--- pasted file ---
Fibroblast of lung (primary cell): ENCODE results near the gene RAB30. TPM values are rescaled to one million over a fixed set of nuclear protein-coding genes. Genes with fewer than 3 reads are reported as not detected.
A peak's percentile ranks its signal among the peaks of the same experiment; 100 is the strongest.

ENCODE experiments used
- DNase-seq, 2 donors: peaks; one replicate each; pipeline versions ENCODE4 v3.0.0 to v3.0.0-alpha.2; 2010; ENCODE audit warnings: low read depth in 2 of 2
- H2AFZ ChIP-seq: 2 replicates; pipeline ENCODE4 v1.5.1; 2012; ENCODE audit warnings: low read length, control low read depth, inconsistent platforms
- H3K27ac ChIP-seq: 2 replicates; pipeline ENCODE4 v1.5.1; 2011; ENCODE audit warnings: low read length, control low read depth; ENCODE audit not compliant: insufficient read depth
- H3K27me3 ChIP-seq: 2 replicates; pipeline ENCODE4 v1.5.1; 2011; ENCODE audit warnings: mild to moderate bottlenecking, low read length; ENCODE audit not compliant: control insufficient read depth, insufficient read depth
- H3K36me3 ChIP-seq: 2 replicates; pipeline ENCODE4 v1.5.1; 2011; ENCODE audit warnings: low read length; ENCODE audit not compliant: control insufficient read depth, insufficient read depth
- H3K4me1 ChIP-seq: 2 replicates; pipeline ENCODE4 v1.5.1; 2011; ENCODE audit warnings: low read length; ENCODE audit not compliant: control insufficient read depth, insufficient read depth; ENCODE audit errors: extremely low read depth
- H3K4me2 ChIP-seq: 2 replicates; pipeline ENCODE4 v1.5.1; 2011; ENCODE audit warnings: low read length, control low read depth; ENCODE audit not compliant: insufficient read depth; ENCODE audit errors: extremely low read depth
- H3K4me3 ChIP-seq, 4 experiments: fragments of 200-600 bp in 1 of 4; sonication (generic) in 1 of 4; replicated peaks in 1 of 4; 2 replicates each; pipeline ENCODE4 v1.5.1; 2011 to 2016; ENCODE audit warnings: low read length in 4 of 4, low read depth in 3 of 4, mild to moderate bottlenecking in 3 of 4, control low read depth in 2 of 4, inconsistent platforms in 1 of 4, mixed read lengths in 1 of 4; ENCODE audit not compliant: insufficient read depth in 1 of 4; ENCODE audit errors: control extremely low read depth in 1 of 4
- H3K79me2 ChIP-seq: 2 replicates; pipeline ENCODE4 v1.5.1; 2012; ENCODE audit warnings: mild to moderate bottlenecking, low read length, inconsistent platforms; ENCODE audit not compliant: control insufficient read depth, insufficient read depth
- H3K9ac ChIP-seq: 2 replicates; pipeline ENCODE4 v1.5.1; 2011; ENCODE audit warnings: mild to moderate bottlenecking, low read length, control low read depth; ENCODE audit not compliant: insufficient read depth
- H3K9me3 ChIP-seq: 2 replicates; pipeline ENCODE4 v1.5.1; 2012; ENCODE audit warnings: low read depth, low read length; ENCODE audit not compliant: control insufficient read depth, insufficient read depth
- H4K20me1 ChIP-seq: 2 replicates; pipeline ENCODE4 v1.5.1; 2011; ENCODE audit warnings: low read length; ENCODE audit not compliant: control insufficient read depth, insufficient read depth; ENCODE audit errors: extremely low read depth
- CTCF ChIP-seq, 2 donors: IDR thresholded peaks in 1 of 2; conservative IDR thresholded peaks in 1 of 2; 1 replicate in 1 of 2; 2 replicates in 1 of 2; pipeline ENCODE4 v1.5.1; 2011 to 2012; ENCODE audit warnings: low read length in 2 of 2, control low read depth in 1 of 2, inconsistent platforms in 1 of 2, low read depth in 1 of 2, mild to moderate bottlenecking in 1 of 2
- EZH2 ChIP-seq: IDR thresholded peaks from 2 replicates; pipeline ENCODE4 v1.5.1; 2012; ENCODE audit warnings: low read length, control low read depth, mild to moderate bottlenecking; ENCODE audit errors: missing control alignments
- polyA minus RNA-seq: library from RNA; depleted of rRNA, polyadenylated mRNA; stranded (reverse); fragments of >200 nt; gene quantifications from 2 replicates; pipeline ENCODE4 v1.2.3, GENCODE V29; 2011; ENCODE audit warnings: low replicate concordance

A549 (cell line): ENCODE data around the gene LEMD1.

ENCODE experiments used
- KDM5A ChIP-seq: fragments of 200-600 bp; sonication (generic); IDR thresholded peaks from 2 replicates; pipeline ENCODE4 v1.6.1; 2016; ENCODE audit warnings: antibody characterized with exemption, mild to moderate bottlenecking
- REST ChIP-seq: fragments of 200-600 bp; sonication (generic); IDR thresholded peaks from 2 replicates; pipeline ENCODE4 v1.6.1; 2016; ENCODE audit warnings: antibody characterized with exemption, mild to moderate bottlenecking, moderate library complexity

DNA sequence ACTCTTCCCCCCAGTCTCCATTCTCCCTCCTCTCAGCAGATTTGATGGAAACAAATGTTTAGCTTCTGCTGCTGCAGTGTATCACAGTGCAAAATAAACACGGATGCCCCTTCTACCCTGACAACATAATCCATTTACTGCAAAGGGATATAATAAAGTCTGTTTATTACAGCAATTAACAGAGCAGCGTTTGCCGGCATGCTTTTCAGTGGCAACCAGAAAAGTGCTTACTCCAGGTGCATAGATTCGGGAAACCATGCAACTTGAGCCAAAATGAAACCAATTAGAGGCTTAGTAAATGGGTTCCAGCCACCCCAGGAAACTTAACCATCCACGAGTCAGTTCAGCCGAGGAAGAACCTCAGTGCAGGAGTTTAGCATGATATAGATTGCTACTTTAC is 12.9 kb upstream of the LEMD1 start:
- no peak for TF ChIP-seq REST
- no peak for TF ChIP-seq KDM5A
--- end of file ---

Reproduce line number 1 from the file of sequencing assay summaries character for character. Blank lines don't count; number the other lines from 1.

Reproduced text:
Fibroblast of lung (primary cell): ENCODE results near the gene RAB30. TPM values are rescaled to one million over a fixed set of nuclear protein-coding genes. Genes with fewer than 3 reads are reported as not detected.